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Is a Family Office within reach?

Similar to successful companies, as families grow and prosper, they may find themselves needing more resources to manage their assets; they may need a family office. New options are making this support available for more families today.

In 1882, John D. Rockefeller established the first traditional family office to manage his family’s extensive assets and philanthropic activities. But even if you don’t have the wealth of the Rockefellers, you have likely faced the challenges of managing multi-generational wealth as your family has grown and prospered.
The question of estate planning is a good example. As children grow up, marry and have children of their own who then do the same, decisions about how family assets will be passed from generation to generation can become complex and time-consuming. Likewise, issues surrounding tax preparation, insurance coordination and trust administration may prove overwhelming.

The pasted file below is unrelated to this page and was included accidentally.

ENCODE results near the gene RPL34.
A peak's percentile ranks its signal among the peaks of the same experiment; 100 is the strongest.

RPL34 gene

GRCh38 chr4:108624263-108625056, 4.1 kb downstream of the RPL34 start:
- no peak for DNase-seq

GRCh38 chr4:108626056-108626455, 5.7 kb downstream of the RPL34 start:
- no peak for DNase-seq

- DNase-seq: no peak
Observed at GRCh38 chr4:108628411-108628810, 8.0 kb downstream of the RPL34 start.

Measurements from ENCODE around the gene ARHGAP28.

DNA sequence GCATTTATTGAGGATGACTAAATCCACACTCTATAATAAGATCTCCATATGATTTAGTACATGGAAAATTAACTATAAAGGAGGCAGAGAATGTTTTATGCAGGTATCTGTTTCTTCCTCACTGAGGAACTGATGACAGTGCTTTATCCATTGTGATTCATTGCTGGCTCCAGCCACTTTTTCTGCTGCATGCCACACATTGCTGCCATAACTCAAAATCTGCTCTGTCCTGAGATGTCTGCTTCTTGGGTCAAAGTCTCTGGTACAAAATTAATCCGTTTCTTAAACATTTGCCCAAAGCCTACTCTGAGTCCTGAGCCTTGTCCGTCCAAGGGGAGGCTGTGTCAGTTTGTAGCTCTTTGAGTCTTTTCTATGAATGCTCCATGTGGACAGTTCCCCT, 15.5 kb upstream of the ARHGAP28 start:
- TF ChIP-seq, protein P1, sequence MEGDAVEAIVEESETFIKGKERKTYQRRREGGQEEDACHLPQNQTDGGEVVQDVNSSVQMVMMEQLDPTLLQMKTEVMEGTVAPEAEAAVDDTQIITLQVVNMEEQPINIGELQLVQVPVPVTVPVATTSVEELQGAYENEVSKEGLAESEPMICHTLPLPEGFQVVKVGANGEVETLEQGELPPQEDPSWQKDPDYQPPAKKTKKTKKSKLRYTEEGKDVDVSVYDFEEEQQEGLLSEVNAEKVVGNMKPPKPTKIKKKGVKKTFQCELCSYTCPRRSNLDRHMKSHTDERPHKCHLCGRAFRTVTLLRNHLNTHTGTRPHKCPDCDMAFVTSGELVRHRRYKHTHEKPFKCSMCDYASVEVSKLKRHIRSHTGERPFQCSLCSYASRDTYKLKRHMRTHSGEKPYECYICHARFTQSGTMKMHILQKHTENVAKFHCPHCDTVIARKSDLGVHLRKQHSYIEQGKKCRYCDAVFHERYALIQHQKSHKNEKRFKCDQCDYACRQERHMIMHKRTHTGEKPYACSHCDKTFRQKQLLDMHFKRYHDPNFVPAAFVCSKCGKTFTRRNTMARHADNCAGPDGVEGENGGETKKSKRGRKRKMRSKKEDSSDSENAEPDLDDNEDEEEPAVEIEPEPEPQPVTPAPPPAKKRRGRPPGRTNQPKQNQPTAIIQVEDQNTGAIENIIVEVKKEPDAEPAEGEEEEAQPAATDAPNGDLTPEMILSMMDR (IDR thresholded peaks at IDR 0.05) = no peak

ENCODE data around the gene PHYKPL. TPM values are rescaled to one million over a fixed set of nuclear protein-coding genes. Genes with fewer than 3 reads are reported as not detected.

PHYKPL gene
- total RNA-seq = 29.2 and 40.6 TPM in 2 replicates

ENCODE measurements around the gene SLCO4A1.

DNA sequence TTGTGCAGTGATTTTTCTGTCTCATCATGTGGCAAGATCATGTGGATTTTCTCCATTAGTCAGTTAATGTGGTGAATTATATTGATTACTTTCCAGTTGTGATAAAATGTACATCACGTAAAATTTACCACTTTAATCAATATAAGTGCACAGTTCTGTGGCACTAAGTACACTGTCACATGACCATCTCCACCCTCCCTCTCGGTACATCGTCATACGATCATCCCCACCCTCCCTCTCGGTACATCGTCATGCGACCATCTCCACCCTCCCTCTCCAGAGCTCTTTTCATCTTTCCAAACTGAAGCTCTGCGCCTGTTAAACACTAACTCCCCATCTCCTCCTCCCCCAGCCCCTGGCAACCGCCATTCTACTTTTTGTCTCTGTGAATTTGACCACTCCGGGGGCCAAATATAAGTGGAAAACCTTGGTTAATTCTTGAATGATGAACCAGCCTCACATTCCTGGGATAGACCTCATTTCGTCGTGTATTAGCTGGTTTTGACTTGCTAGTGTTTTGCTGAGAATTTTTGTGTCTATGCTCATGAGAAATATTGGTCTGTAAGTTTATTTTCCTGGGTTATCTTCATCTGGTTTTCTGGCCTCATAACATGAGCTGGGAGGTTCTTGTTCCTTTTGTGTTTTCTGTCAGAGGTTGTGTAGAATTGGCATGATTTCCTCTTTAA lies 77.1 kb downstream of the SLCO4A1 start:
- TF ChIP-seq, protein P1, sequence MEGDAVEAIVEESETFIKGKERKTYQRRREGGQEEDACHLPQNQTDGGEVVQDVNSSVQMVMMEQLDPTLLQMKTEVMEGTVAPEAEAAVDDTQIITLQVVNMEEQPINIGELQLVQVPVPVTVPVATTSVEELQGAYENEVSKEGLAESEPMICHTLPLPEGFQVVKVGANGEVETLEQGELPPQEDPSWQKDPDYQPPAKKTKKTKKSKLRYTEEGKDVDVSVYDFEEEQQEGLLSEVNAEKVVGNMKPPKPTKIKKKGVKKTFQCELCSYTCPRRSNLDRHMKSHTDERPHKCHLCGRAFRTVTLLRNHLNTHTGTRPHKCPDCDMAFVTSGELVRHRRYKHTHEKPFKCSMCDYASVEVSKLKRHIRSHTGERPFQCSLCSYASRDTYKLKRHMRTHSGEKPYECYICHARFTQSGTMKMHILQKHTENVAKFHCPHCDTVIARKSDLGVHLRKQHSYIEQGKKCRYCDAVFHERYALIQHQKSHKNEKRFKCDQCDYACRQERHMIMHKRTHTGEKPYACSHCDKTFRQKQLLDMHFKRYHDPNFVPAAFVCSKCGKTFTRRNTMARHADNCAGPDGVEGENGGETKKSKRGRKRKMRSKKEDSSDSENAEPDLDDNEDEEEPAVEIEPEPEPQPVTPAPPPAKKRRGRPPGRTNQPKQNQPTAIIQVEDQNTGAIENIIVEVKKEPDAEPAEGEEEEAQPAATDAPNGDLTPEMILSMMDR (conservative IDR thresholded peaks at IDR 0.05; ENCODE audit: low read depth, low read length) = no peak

As the task of managing these diversified issues becomes more complicated, creating a family office can help centralize and control information, and may prove useful in simplifying investments, philanthropic efforts and other family-centered responsibilities. While a wide range of family office structures is available, most fulfill five key roles:
chief advisor to the family
investment manager
financial administrator
back office support
Is a Family Office Right for You?